October 12, 1860
Abraham Lincoln: "The Government is About to Fall Into Our Hands"
The most momentous election in America history featured four major candidates, two of whom were Democrats; surrogate orators for the nominees, three of whom were silent; and in the lead, on October 12, 1860, a Western lawyer who had almost no experience in government, having only once been a congressman, for a term, ten years before. Yet in the Congressional elections of October 9th, Abraham Lincoln’s new Republican party swept to victory in Pennsylvania, Ohio and Indiana and it looked, almost for a certainty, Lincoln writes here, “as if the Government is about to fall into our hands”…
Before the electorate stood candidates Stephen A. Douglas, for the Northern Democrats; John C. Breckinridge, for the Southern Democrats; John Bell, for the Constitutional Unionists, a new party of old Southern Whigs and old Northern Know-Nothings; and Abraham Lincoln, for the six-year-old Republicans. With them, schism coalition, and nascence strutted across the national stage, in mime, mostly - with only Douglas breaking with antebellum campaign presidential protocol that rendered candidates, in deference to the exalted nature of the presidency, mute. But if Lincoln was, as he said,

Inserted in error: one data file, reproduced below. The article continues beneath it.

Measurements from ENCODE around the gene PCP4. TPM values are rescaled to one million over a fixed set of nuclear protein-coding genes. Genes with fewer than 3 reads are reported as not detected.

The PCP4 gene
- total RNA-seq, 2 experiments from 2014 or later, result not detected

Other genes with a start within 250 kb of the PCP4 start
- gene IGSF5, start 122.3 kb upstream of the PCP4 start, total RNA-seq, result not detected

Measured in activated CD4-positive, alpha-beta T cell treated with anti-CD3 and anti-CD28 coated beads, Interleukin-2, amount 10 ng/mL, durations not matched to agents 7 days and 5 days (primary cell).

quite satisfied with what you said, at Chicago, upon the point I mentioned to you; and I am much obliged to you for saying it - I hope it did not give you much trouble weaving it into the general web of your discourse. I shall look up the speech made at DuBuque and published in the N.Y. Times... I have had no fear of New-York recently, though of course, I am glad to have the expression of your continued confidence. It now really looks as if the Government is about to fall into our hands. Pennsylvania, Ohio, and Indiana have surpassed all expectation, even the most extravagant
Lincoln’s use of the phrase “in our hands” is particularly interesting, for it suggests a sureness, a literal grasp, that he would use again at another heightened, hard-won, and long-sought moment: writing at the end of the Civil War, he said, “'it is certain now that Richmond is in our hands.” It isn’t necessarily fanciful to imagine that perhaps Lincoln, who began life as a manual laborer - clearing fields, splitting rails, building fences – retained a workman’s sure sense as to when a job was done: he could feel it.
Autograph Letter Signed (“A. Lincoln”), 2 pages, octavo, Springfield, October 12, 1860. To William H. Seward.
Used with the permission of Shapell legacy partnership.